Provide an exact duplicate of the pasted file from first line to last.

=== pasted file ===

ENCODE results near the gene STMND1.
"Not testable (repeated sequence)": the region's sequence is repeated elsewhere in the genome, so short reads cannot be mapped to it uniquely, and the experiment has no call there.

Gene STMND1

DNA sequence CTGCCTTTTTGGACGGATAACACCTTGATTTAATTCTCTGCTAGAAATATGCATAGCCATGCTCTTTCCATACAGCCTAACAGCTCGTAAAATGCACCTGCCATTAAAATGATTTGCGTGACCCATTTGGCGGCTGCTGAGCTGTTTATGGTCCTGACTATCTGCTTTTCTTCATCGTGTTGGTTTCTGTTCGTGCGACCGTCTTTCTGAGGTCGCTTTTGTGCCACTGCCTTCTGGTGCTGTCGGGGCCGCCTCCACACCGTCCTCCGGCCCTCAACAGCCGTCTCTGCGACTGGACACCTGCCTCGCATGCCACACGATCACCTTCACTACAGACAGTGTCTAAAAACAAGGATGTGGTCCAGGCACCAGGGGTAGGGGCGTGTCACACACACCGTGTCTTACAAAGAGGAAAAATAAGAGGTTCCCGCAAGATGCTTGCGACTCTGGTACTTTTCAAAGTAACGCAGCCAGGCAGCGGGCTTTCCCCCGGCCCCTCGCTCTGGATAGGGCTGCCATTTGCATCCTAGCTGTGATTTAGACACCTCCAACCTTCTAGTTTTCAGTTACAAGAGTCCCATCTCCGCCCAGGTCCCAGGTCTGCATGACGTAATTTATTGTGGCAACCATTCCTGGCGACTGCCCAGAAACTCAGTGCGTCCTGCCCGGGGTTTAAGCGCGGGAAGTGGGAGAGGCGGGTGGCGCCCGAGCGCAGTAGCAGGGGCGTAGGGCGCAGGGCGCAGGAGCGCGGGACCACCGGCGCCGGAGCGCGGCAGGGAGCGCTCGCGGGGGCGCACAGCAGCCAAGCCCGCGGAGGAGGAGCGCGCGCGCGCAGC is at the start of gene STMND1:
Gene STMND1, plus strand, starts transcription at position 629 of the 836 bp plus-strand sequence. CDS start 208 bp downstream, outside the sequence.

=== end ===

ENCODE results near the gene STMND1.
"Not testable (repeated sequence)": the region's sequence is repeated elsewhere in the genome, so short reads cannot be mapped to it uniquely, and the experiment has no call there.

Gene STMND1

DNA sequence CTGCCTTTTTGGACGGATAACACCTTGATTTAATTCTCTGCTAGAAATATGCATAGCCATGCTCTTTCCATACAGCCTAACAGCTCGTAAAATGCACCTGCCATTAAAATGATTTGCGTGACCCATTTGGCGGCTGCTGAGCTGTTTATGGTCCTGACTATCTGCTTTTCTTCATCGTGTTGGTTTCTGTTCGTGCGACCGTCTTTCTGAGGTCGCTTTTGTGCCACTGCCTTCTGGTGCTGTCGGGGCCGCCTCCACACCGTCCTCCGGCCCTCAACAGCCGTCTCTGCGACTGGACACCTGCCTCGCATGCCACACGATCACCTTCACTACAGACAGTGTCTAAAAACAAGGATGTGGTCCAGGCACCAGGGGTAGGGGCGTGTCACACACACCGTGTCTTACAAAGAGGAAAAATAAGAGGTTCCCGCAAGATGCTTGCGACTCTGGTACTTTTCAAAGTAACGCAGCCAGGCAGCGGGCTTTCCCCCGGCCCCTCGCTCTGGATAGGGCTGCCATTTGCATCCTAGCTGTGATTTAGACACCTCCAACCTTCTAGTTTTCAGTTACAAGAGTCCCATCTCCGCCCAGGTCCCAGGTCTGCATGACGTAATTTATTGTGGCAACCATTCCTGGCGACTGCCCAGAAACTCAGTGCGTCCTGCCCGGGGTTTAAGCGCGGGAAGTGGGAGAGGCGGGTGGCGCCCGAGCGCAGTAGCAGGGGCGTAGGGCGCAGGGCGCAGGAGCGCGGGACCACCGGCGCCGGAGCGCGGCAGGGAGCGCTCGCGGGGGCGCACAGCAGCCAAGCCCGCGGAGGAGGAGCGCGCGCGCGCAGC is at the start of gene STMND1:
Gene STMND1, plus strand, starts transcription at position 629 of the 836 bp plus-strand sequence. CDS start 208 bp downstream, outside the sequence.